Pump Heat, Not Gas

In the rural farming community of Pembroke, Illinois, it’s not hard to find residents paying over $500 a month, or even $700, to heat their homes with propane, fuel oil, wood, or old-fashioned electric resistance. We know because the Midwest Building Decarbonization Coalition is involved in an efficiency and electrification pilot in the area that included a recent survey of residents.

Some believe “natural” fossil gas will solve this, since the township currently lacks natural gas infrastructure. Supporters of a gas pipeline helped pass legislation to expand Nicor gas service to Pembroke this year. The pipeline now faces legal challenges for threatening “a sustainable Black farming community while risking a rare and unique ecosystem”.

The August press release celebrating passage of the pipeline legislation celebrated “affordable energy choice” for Pembroke. Yet by now, most of us have also seen these headlines: This winter will be expensive for fossil gas customers. In October, Nicor announced that typical residential customers could expect to pay $43 more per month this winter compared to last.

The higher cost of heating from fossil gas compared to electric heat pumps was a key takeaway from RMI’s recent report The Myth of Stable and Affordable Natural Gas Prices.

“The US Energy Information Administration (EIA) forecasts that residential gas prices will be 27 percent higher than last winter on average, while electricity prices will only increase by 4 percent,” explains author, Talor Gruenwald.

Despite the clever marketing to paint fossil gas as an affordable, cleaner fuel source, gas prices have always been more volatile than electricity prices. Not just this winter. RMI’s analysis includes decades of residential gas and electric prices, and the electric line is noticeably steadier.

Image description: a graph titled “Gas prices are historically more volatile than electricity prices: Historical gas and electricity retail residential prices, inflation-adjusted.” It shows gas prices fluctuating from a minimum just below $6/mcf to a maximum around $17/mcf, with a noticeable spike in this winter’s forecast. In contract, it shows electricity prices fluctuating from a minimum around 11 cents/kWh to a maximum about $16 cents/kWh, with a tiny increase in this winter’s forecast. The time period is from 1967 to 2021 and forecasting beyond. The source citation reads “RMI Analysis of EIA retail gas and electricity prices and forecasts and Federal Reserve Economic Data inflation adjustment factors.”

That’s good news for anyone heating their home with an electric heat-pump, which RMI compared to fossil gas heating in 5 cities, modeled for this winter: Boston, Columbus, Denver, Minneapolis, and New York City.

In all five cities RMI analyzed, single-family homes with high-efficiency, cold-climate electric heat pumps are likely to have lower energy expenditures than single-family homes with gas furnaces this winter.”

The Citizens Utility Board of Illinois projected those savings farther into the future in an October report about residential building electrification in Chicago specifically: “CUB’s research team found that households that “cut the pipe” and switch from natural gas to a heat pump would enjoy lifetime savings ranging from $24,716 to $47,104. In total that could potentially generate between $25.3 billion and $28.9 billion in cumulative savings for Chicago residents over the next 34 years.”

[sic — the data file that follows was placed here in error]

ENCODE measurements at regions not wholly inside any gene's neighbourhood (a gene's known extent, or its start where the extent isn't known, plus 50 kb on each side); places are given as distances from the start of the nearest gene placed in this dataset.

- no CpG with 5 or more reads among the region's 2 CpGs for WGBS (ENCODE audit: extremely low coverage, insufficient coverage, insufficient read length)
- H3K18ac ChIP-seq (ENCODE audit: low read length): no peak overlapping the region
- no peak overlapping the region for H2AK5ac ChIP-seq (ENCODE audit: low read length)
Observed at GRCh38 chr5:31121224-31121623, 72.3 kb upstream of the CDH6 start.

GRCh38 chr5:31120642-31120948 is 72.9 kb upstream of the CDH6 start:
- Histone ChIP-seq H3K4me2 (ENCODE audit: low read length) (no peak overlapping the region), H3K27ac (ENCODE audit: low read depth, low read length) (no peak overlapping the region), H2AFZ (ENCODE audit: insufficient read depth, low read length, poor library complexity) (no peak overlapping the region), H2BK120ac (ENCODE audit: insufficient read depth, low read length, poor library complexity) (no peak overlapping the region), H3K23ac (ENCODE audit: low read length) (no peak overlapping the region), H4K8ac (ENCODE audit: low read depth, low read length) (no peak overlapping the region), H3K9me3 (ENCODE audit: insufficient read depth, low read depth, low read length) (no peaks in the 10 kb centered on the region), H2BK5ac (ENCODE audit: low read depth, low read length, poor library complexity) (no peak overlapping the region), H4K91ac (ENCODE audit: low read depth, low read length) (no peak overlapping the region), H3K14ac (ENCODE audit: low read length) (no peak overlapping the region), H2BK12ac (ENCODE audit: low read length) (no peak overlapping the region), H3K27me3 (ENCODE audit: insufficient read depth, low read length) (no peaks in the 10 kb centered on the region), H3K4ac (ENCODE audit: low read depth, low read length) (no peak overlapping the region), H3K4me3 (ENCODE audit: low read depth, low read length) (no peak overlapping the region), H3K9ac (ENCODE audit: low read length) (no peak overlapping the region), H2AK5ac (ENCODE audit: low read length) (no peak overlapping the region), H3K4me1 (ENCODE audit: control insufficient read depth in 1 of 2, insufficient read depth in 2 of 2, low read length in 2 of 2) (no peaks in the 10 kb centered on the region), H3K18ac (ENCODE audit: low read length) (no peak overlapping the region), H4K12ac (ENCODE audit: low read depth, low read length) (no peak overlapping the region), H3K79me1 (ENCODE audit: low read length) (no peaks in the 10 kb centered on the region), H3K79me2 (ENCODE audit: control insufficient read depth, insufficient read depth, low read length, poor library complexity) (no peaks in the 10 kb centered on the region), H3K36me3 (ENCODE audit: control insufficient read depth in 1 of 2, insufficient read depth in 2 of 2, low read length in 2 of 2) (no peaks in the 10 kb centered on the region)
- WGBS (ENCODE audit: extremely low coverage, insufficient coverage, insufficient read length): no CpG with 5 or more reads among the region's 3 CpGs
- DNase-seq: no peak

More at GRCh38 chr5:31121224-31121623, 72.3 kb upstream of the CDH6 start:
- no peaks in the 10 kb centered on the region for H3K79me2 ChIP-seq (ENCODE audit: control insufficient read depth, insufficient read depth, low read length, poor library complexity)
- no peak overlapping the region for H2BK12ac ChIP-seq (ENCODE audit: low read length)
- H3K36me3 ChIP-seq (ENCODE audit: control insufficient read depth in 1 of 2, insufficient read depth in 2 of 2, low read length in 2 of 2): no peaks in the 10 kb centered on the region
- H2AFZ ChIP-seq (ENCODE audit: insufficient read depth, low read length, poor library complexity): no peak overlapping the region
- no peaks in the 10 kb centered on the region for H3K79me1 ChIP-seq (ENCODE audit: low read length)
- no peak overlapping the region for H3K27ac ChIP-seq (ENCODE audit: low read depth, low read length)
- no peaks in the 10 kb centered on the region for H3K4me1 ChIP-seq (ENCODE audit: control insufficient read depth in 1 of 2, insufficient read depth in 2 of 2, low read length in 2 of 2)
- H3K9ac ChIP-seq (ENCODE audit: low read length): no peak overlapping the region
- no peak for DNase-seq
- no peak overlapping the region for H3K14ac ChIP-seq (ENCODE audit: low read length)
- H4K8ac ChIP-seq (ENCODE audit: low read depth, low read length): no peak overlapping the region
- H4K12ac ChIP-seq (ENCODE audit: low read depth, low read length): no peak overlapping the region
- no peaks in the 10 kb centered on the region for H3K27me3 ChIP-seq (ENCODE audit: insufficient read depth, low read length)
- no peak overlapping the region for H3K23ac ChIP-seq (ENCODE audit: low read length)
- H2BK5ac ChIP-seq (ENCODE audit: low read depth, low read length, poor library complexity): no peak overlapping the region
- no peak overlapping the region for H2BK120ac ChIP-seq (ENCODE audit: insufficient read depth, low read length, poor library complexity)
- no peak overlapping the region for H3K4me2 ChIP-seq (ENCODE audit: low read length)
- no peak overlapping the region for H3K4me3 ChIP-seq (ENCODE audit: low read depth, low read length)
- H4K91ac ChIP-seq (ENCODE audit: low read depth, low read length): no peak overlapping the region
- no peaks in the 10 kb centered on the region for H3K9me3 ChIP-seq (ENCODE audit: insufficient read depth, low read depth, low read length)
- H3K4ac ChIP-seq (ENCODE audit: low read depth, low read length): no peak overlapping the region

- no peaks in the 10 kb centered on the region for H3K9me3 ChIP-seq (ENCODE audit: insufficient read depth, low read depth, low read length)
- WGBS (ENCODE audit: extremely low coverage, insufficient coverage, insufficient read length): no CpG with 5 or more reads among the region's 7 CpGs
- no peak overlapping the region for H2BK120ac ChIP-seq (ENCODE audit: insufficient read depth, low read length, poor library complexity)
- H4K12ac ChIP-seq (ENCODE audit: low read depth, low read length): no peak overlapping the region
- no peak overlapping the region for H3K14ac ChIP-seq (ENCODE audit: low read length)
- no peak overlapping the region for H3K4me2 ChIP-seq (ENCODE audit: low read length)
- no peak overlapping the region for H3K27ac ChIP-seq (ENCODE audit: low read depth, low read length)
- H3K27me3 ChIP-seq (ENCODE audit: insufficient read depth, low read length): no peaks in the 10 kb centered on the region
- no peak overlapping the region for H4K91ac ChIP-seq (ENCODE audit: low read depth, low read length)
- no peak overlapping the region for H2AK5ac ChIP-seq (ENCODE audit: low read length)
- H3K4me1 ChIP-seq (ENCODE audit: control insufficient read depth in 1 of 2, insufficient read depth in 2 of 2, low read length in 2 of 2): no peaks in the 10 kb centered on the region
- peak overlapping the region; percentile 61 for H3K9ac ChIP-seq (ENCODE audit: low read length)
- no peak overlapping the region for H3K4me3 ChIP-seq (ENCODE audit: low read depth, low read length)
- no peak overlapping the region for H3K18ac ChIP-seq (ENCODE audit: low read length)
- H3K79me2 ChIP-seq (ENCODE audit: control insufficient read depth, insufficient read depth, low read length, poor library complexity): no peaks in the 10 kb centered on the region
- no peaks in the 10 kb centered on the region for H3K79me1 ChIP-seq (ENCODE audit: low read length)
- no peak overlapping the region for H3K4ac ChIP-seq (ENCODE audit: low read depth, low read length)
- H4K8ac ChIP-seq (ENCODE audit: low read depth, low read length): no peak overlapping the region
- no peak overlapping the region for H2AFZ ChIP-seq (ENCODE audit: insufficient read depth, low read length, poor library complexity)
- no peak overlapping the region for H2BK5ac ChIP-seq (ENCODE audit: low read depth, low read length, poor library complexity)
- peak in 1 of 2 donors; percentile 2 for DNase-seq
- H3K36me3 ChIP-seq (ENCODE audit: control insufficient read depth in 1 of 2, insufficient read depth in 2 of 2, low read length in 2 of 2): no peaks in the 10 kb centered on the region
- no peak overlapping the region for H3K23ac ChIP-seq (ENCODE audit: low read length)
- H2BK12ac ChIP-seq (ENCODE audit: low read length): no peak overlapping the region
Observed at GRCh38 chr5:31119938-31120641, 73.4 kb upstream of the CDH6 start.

Pembroke Puts Solutions in Action

An hour and a half south of Chicago in Pembroke Township, the Community Development Corporation of Pembroke Hopkins Park (CDC-PHP) isn’t waiting around for a solution to energy affordability.

Together, the Midwest BDC, RMI, CDC-PHP, and Slipstream have been working on an energy efficiency and electrification pilot to update 5 area homes with weatherization and advanced electric appliances: PEEP (Pembroke Energy Efficiency Pilot).

The team completed energy audits of possible homes in August and September, and we’re now working with the final 5 homes on updates and appliances that best fit resident needs. Read more about PEEP progress, including details about the blower door test used in the audits, in this CDC-PHP newsletter.

Investing in efficiency and electrification is a commitment. We expect to spend over $20,000 on each home. But the alternative investments are much more costly. In the recently signed fossil gas pipeline legislation, Illinois legislators and the Governor approved $10 million for Nicor to bring a fossil gas pipeline out to the village of Hopkins Park in Pembroke. More will have to be spent switching propane or oil appliances for models that work with gas. Once we fully transition to renewable electric energy infrastructure, those households will need updates once again because of an investment in outgoing infrastructure.

Pembroke doesn’t need to rely on a pipeline to the past. CDC of PHP is helping residents skip gas, move directly to electric, and get lower bills and healthier air. Together, we’re plugging into the future of healthy, affordable buildings that aren’t tethered to stranded, polluting assets on their way to obsoletion.

The result won’t be models or theories. It will be real people with actual updates and savings in their homes based collaboratively on their desires and our investment. We look forward to sharing more updates and lessons learned as this project continues.

“There are a lot of ways we can invest in supporting communities that are not a natural gas pipeline. Offering electrification and increased efficiency is a concrete way to support folks,” said Johari Cole Kweli, of CDC-PHP.  

“We’re a community of practice, we’re doing it as living examples of what other communities can be modeling.”

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